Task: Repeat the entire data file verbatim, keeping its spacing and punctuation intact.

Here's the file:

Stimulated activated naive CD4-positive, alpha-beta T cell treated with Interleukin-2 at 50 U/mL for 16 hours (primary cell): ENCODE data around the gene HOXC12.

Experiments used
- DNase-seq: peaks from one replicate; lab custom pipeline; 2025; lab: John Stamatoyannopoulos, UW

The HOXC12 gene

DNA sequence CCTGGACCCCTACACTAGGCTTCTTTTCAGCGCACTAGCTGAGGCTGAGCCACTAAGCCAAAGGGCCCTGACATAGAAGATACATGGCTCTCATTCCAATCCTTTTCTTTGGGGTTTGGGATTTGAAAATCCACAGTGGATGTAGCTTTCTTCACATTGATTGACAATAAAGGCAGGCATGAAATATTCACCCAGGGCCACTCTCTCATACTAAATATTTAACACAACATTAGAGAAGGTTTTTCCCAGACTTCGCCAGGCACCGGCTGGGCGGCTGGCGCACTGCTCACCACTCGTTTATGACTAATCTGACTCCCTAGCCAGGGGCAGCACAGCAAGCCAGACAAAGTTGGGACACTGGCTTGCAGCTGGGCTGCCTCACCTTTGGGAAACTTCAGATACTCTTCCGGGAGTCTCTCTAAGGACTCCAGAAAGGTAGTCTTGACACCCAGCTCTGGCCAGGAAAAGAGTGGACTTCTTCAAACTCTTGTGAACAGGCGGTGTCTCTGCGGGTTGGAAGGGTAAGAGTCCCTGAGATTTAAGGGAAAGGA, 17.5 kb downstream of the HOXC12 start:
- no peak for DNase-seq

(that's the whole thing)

Stimulated activated naive CD4-positive, alpha-beta T cell treated with Interleukin-2 at 50 U/mL for 16 hours (primary cell): ENCODE data around the gene HOXC12.

Experiments used
- DNase-seq: peaks from one replicate; lab custom pipeline; 2025; lab: John Stamatoyannopoulos, UW

The HOXC12 gene

DNA sequence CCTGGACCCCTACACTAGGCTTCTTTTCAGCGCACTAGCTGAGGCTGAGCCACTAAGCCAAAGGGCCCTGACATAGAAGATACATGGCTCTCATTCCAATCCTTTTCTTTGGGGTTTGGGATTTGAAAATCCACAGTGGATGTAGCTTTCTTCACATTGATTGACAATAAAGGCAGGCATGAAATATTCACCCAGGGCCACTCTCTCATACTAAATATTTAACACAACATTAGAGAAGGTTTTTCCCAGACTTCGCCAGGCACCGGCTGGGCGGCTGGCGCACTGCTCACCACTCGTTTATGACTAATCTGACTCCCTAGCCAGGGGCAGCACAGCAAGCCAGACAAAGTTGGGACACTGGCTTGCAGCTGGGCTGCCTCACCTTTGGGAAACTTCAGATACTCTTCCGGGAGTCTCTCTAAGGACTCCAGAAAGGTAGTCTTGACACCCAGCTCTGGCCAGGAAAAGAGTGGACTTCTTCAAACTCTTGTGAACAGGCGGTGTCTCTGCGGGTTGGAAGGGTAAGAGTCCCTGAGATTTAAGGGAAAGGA, 17.5 kb downstream of the HOXC12 start:
- no peak for DNase-seq